Senate Panel Chair Blasts VA IG For Retaliating Against Whistleblowers

Sen Ron Johnson and Linda Halliday AP Photos
AP Photos

WASHINGTON, D.C. — The chairman of the Senate governmental affairs panel blasted the Department of Veterans Affairs (VA) Office of Inspector General (OIG), charged with protecting and encouraging federal employees to come forward with allegations of personnel wrongdoing, for allegedly retaliating against a whistleblower after he died.

During a Senate Homeland Security and Governmental Affairs Committee (HSGA) hearing today, Ron Johnson (R-WI), the panel’s chairman,  grilled Linda Halliday, the VA deputy inspector general (IG), accusing her office of engaging in retaliation, intimidation, and reprisals against the very same whistleblowers they are entrusted with protecting.

“Mrs. Halliday, you heard [a whistleblower] say in testimony [today] that the VA Office of Inspector General is a joke, in your testimony you said whistleblowers are a vital part, that the office of the inspector general values whistleblowers, [and] reprisals are unacceptable,” Chairman Johnson told the VA deputy IG during the hearing, titled, “Improving VA Accountability: Examining First-Hand Accounts of Department of Veterans Affairs Whistleblowers.”

“I care deeply about the intimidation, the retaliation, the reprisal coming from the office of inspector general. So, listen, I appreciate the testimony, I appreciate the assurances that whistleblowers are a vital part, that the OIG values whistleblowers, that reprisals are unacceptable, but that’s not the record,” Johnson later told Halliday, raising his voice.

Johnson questioned Halliday about a document that surfaced during an investigation conducted by his committee. He referred to the document as the “white paper.”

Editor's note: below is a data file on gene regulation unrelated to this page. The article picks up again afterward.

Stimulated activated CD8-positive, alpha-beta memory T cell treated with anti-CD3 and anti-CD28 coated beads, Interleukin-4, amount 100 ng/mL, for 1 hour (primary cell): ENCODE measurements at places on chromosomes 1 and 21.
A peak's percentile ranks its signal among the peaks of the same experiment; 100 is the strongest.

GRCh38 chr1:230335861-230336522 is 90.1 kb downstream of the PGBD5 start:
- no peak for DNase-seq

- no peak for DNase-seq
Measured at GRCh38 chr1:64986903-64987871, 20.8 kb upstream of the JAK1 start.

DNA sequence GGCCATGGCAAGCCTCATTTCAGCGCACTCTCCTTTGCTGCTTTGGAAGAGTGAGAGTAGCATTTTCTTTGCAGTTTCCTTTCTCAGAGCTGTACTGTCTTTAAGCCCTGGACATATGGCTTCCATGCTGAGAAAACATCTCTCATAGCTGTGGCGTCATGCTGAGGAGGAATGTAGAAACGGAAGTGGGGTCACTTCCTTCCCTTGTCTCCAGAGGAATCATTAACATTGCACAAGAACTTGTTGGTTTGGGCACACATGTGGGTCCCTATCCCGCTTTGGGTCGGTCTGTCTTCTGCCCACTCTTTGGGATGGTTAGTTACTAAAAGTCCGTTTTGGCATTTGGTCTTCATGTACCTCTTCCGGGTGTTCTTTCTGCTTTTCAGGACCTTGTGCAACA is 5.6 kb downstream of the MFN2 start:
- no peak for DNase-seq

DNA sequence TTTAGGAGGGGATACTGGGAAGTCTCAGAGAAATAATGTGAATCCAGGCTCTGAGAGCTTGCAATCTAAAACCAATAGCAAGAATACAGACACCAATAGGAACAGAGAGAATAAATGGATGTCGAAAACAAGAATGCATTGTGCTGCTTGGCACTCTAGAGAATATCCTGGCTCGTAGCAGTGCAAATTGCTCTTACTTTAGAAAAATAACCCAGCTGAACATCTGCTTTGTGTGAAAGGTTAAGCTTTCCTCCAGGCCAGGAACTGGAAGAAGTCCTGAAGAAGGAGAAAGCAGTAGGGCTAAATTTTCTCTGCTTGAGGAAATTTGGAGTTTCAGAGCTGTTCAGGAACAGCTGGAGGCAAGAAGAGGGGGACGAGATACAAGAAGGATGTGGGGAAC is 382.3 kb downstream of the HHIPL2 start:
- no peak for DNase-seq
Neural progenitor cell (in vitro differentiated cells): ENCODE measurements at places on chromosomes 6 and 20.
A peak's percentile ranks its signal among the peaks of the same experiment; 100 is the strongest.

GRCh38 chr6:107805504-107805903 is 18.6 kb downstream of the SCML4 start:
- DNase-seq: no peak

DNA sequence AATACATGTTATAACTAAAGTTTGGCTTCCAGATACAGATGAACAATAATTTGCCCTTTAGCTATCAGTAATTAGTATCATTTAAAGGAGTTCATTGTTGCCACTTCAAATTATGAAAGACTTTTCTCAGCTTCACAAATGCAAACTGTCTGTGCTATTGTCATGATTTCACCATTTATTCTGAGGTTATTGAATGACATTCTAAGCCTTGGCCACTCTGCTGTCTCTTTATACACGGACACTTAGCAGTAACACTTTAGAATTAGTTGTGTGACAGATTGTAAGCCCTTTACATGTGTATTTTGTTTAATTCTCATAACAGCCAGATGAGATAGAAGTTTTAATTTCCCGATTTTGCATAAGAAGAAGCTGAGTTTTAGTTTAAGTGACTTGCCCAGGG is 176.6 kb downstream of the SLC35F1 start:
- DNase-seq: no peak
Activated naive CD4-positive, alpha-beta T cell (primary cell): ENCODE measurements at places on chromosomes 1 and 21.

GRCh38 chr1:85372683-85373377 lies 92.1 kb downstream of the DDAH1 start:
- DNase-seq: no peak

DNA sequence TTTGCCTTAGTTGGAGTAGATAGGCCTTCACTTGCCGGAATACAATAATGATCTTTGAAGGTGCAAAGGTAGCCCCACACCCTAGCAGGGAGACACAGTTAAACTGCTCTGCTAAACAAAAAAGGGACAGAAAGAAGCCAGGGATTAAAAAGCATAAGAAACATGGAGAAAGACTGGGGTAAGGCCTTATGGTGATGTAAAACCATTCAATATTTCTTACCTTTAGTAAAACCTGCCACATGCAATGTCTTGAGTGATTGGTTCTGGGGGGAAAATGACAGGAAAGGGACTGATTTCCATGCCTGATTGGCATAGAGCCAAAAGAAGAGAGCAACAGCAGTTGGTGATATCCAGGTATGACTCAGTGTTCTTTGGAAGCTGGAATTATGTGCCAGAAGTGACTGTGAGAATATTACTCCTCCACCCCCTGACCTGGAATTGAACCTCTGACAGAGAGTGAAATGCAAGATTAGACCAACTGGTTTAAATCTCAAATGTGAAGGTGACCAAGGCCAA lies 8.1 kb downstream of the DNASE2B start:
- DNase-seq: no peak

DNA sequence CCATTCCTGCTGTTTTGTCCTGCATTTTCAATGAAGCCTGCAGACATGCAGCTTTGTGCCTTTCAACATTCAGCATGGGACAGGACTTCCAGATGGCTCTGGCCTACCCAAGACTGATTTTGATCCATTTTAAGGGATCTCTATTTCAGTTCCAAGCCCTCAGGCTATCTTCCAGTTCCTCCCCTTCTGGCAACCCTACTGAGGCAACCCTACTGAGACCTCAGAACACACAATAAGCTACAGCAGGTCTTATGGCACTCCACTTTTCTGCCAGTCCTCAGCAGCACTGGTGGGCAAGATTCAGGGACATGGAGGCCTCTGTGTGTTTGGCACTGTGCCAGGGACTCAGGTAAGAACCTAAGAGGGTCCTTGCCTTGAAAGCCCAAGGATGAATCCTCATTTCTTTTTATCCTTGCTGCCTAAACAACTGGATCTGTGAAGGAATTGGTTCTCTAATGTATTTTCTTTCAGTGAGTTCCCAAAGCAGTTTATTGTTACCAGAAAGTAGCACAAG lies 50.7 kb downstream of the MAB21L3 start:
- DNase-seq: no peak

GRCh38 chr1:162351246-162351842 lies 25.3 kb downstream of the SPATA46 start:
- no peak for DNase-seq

The “white paper,” which has been mentioned in media reports, is linked to an incident that occurred at the Tomah Wisconsin VA Medical Center involving the suicide of Dr. Christopher Kirkpatrick, a psychologist and whistleblower.

Family members have told lawmakers and the media that Dr. Kirkpatrick’s suicide was linked to him raising questions about his patients being overmedicated with large amounts of narcotics.

Dr. Kirkpatrick took his own life on the same day he was fired from the VA facility — July 14, 2009.

His brother, Sean Kirkpatrick, testified during the hearing today that his family believes the doctor was pink-slipped for expressing concerns “about the large amounts of narcotics ordered and given to the patients in the PTSD and Substance Abuse Programs.”

Richard Griffin, the former VA deputy IG and Halliday’s predecessor, led the release of the 11-page document that Chairman Johnson referred to as the “white paper,” reported Military Times.

In the document, Griffin accuses Dr. Kirkpatrick of “distributing marijuana and other illegal substances,” something that Chairman Johnson believes is retaliatory action against the whistleblower for speaking out against alleged wrongdoing at the Tomah VA medical hospital.

“This came from the office of inspector general that says whistleblowers are a vital part, that OIG values whistleblowers, [and] reprisals are unacceptable. That sounds like a reprisal to me to a dead person,” said Sen. Johnson.

The senator then noted that the document also accused Tomah VA Medical Center whistleblower Noelle Johnson, a pharmacist, of having poor “interpersonal skills”  and being “caustic to physicians.”

“Again this is the white paper from the office of the inspector general,” said Johnson, raising his voice.

Raising his voice, Sen. Johnson asked VA deputy IG Halliday, “What will the VA do to make do on this? To make up for this reprisal, for this reprehensible reprisal? What action are you willing to take?”

“As I stated, I did not prepare that document,” she responded.

Sen. Johnson then shouted, “Do you know the individuals in the office of inspector general that wrote this? Who did this? I want to know? This committee wants to know who was involved in this? I want to know every individual that was involved in writing this report?”

“I have to take that for the record,” responded Halliday. Chairman Johnson agreed.

“Let me apologize for showing such passion, but let me tell you what my gut reaction was… I was upset coming in here and you can tell I’ve become more upset,” noted Johnson. “I think every member of this committee has become more upset as we hear this.”

Carolyn Lerner, special counsel for the U.S. Office of Special Counsel (OSC), who testified alongside Halliday, suggested that disciplinary action should be taken against the person responsible for writing the “white paper” document.

The OSC is an independent agency charged with overseeing whistleblower disclosures and investigating whistleblower retaliation across the Federal government.


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